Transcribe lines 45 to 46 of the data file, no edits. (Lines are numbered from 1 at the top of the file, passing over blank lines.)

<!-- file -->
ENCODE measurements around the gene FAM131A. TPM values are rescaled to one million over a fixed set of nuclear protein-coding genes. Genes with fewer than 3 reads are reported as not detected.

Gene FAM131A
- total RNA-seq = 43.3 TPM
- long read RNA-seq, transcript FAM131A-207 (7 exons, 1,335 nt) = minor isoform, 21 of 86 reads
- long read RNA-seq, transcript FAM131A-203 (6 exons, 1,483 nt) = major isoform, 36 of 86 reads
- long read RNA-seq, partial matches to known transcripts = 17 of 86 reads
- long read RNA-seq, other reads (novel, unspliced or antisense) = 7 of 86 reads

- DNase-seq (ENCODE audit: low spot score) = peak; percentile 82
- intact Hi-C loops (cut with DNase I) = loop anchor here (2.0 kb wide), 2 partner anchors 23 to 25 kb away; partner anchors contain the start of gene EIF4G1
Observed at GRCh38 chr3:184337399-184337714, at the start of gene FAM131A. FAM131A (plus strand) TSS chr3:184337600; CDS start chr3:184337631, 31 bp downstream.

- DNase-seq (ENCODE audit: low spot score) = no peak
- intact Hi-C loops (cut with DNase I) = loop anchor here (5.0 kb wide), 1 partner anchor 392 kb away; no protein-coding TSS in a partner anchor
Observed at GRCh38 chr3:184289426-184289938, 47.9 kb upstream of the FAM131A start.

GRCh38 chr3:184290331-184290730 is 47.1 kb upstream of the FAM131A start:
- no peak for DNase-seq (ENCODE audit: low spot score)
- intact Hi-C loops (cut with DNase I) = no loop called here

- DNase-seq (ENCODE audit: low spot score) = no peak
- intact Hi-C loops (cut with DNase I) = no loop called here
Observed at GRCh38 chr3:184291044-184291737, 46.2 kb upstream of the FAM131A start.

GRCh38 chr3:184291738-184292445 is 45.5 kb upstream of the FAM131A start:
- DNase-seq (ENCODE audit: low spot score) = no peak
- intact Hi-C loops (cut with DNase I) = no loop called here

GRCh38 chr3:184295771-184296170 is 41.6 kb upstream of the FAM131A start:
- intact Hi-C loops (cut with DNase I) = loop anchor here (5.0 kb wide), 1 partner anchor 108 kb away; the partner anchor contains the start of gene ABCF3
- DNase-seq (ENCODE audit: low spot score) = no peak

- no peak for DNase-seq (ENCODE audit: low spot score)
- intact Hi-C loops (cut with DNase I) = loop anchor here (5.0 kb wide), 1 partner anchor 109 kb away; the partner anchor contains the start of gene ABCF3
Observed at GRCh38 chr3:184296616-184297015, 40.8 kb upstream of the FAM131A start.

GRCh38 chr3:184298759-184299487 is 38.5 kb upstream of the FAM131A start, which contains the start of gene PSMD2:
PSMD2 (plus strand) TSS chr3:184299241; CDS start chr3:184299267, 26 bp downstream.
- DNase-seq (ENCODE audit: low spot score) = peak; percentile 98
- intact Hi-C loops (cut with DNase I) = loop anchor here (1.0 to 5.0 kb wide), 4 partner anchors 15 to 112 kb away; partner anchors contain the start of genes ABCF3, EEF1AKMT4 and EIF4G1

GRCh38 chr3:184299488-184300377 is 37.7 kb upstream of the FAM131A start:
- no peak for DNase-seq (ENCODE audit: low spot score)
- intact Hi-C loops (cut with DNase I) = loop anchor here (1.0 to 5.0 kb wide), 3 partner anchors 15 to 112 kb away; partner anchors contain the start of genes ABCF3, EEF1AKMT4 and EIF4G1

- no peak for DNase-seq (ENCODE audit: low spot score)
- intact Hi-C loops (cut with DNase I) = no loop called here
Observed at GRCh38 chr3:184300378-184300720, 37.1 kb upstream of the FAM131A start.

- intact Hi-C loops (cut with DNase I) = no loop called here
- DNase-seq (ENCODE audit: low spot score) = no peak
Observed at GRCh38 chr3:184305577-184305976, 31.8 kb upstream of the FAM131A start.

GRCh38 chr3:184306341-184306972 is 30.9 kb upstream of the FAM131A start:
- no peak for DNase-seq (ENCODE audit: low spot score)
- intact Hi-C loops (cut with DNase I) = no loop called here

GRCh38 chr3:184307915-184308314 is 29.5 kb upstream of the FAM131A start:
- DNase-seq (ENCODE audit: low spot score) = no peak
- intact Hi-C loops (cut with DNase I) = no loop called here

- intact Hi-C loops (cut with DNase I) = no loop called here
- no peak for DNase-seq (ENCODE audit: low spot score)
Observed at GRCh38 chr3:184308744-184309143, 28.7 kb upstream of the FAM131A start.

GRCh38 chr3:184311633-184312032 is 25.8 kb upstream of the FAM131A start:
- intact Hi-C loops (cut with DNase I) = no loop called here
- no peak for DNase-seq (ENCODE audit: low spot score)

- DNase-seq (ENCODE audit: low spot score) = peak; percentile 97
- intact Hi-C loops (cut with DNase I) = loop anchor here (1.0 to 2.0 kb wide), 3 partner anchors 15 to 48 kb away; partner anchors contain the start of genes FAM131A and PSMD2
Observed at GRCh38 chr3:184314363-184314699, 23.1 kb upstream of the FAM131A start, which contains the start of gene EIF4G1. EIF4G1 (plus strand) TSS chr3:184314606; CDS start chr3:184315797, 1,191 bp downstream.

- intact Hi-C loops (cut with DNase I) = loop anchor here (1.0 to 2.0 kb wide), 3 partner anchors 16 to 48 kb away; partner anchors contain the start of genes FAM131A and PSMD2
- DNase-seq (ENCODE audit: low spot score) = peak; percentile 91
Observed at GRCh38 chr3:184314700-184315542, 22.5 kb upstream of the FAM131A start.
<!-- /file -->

GRCh38 chr3:184307915-184308314 is 29.5 kb upstream of the FAM131A start:
- DNase-seq (ENCODE audit: low spot score) = no peak